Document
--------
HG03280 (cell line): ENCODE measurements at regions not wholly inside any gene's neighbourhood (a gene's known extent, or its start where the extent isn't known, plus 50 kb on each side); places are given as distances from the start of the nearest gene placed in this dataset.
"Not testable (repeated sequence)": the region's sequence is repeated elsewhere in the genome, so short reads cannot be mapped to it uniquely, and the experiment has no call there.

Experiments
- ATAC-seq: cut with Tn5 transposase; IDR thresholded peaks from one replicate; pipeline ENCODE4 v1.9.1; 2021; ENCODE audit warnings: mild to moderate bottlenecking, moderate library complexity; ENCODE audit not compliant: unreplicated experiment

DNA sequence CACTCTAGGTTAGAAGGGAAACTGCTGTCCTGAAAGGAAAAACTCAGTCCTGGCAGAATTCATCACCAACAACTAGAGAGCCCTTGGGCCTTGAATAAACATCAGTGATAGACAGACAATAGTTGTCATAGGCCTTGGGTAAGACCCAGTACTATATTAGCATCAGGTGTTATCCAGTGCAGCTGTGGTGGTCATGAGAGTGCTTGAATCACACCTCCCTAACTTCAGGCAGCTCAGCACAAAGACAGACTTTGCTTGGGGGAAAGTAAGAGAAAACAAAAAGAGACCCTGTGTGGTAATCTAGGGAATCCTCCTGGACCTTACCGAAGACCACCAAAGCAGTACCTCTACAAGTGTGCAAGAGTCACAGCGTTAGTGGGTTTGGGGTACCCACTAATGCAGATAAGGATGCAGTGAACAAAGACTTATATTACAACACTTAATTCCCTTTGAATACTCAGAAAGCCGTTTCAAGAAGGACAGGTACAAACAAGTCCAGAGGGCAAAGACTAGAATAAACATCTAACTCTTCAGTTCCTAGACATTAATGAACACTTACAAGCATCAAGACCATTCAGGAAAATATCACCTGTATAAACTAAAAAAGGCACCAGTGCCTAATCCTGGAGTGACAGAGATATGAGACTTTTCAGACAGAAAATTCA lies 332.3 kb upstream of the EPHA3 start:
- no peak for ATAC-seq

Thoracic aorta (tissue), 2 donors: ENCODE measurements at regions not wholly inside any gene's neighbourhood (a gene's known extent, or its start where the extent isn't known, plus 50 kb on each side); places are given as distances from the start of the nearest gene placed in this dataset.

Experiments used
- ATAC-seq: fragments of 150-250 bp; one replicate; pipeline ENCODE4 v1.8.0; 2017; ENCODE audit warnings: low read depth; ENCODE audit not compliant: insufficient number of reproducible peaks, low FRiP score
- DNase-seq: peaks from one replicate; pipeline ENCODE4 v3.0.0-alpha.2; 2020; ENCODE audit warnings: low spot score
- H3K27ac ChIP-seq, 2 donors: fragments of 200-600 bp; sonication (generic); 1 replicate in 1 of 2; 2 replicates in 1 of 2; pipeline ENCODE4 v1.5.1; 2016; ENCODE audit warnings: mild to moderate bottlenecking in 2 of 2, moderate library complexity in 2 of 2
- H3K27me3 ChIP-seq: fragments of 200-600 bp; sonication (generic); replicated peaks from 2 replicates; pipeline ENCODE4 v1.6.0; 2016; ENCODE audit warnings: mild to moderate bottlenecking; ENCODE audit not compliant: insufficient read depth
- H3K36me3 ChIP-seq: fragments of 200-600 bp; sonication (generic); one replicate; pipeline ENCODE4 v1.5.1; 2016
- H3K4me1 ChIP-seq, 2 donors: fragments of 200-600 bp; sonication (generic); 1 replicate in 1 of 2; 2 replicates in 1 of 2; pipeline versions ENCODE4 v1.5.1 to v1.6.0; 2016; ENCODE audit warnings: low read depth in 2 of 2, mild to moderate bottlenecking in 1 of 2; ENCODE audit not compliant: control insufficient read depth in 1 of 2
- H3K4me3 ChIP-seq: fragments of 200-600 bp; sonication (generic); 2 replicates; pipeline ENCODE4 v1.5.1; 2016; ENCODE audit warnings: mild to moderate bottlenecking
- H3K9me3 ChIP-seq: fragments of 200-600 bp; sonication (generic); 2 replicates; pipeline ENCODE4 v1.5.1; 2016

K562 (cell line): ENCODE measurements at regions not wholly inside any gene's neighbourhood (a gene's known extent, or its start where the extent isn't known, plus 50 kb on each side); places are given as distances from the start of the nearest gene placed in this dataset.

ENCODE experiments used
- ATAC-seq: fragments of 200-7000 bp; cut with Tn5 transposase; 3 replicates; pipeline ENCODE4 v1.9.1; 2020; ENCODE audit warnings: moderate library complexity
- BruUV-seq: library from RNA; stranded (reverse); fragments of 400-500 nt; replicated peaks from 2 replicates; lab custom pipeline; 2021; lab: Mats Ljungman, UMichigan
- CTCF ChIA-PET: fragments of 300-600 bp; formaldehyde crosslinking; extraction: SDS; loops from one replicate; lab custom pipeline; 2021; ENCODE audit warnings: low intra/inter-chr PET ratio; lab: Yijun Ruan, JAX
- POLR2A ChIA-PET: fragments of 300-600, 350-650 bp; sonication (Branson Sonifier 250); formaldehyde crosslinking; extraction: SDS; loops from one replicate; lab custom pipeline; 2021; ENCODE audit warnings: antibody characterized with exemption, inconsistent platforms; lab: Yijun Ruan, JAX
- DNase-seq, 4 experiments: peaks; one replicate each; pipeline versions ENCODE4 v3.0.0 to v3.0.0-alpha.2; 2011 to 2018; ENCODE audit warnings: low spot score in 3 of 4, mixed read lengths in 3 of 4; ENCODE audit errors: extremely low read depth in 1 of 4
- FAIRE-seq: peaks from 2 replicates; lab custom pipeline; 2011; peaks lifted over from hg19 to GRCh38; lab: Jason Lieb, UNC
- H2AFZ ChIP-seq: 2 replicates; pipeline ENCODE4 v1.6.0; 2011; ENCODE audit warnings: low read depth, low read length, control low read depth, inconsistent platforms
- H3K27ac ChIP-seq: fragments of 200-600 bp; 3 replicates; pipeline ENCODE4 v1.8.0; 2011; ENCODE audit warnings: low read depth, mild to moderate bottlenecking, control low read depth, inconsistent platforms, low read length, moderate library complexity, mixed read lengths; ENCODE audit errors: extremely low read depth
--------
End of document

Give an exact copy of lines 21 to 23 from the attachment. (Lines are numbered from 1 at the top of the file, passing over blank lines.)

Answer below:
- CTCF ChIA-PET: fragments of 300-600 bp; formaldehyde crosslinking; extraction: SDS; loops from one replicate; lab custom pipeline; 2021; ENCODE audit warnings: low intra/inter-chr PET ratio; lab: Yijun Ruan, JAX
- POLR2A ChIA-PET: fragments of 300-600, 350-650 bp; sonication (Branson Sonifier 250); formaldehyde crosslinking; extraction: SDS; loops from one replicate; lab custom pipeline; 2021; ENCODE audit warnings: antibody characterized with exemption, inconsistent platforms; lab: Yijun Ruan, JAX
- DNase-seq, 4 experiments: peaks; one replicate each; pipeline versions ENCODE4 v3.0.0 to v3.0.0-alpha.2; 2011 to 2018; ENCODE audit warnings: low spot score in 3 of 4, mixed read lengths in 3 of 4; ENCODE audit errors: extremely low read depth in 1 of 4